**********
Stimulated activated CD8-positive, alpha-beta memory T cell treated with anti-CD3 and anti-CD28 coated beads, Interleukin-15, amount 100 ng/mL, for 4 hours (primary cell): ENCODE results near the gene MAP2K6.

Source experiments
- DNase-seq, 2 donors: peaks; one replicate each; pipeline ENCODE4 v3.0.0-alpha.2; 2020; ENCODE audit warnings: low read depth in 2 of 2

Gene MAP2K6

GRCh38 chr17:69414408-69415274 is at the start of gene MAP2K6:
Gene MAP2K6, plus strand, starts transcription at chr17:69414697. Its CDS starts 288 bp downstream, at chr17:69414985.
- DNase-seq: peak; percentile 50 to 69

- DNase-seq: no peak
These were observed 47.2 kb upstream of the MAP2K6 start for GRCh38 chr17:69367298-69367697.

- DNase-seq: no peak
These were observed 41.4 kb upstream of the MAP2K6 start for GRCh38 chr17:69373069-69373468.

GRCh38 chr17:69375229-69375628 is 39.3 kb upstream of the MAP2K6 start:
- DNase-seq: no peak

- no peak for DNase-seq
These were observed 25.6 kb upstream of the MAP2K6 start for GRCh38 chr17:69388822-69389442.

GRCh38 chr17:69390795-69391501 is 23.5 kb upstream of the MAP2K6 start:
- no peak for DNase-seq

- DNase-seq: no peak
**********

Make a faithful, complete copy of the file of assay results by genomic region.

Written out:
Stimulated activated CD8-positive, alpha-beta memory T cell treated with anti-CD3 and anti-CD28 coated beads, Interleukin-15, amount 100 ng/mL, for 4 hours (primary cell): ENCODE results near the gene MAP2K6.

Source experiments
- DNase-seq, 2 donors: peaks; one replicate each; pipeline ENCODE4 v3.0.0-alpha.2; 2020; ENCODE audit warnings: low read depth in 2 of 2

Gene MAP2K6

GRCh38 chr17:69414408-69415274 is at the start of gene MAP2K6:
Gene MAP2K6, plus strand, starts transcription at chr17:69414697. Its CDS starts 288 bp downstream, at chr17:69414985.
- DNase-seq: peak; percentile 50 to 69

- DNase-seq: no peak
These were observed 47.2 kb upstream of the MAP2K6 start for GRCh38 chr17:69367298-69367697.

- DNase-seq: no peak
These were observed 41.4 kb upstream of the MAP2K6 start for GRCh38 chr17:69373069-69373468.

GRCh38 chr17:69375229-69375628 is 39.3 kb upstream of the MAP2K6 start:
- DNase-seq: no peak

- no peak for DNase-seq
These were observed 25.6 kb upstream of the MAP2K6 start for GRCh38 chr17:69388822-69389442.

GRCh38 chr17:69390795-69391501 is 23.5 kb upstream of the MAP2K6 start:
- no peak for DNase-seq

- DNase-seq: no peak